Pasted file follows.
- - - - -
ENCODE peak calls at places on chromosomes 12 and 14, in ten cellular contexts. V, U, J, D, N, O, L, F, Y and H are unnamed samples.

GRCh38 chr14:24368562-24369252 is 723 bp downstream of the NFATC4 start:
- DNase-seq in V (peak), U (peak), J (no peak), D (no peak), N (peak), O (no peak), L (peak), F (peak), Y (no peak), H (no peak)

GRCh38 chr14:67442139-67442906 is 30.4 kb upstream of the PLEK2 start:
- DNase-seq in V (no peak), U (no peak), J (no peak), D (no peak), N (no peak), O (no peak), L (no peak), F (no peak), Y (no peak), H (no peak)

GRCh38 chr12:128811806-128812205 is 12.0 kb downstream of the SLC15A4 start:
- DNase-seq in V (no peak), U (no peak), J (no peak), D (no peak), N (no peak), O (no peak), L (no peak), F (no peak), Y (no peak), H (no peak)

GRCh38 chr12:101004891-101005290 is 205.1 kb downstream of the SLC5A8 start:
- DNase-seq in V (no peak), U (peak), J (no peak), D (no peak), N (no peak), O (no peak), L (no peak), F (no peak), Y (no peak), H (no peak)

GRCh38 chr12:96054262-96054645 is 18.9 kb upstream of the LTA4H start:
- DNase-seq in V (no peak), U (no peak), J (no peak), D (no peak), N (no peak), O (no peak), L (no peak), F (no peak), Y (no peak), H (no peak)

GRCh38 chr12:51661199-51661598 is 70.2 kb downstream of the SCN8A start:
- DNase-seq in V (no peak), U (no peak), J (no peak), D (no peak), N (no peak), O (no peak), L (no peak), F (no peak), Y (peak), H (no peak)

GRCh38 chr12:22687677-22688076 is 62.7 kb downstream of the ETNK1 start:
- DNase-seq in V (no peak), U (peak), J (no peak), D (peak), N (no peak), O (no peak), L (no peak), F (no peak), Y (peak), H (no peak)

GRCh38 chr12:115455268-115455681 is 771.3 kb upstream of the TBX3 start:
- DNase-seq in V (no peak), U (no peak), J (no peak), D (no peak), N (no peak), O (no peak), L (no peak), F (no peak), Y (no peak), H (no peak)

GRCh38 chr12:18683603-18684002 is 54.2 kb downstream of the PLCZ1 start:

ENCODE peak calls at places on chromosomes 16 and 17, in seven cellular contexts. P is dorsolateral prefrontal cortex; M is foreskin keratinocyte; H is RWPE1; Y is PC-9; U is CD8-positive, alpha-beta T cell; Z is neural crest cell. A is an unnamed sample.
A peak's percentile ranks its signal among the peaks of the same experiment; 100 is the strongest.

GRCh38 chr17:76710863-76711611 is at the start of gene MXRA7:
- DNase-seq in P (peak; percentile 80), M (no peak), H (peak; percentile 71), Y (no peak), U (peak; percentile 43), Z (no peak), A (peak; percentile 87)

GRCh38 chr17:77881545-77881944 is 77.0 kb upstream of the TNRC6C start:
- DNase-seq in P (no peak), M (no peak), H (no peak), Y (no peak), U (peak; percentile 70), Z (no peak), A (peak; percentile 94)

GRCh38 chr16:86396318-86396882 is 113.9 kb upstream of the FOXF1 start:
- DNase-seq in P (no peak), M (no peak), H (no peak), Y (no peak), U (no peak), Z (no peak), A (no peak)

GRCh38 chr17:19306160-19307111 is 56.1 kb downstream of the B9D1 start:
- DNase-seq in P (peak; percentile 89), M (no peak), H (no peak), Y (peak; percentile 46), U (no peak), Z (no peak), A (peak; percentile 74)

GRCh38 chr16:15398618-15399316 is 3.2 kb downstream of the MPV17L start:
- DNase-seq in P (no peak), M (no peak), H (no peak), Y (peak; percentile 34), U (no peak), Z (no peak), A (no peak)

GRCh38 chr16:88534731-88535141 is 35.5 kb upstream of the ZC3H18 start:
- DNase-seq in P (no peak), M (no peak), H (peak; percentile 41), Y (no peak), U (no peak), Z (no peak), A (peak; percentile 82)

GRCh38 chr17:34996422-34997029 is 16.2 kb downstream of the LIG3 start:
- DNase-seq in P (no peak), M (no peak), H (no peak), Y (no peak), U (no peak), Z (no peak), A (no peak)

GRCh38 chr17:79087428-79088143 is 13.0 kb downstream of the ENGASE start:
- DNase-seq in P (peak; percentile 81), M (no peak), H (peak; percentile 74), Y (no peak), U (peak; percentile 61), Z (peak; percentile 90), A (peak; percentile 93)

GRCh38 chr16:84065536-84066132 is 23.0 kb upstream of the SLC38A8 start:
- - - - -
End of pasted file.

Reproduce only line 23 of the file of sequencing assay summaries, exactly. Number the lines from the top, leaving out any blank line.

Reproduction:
GRCh38 chr17:77881545-77881944 is 77.0 kb upstream of the TNRC6C start: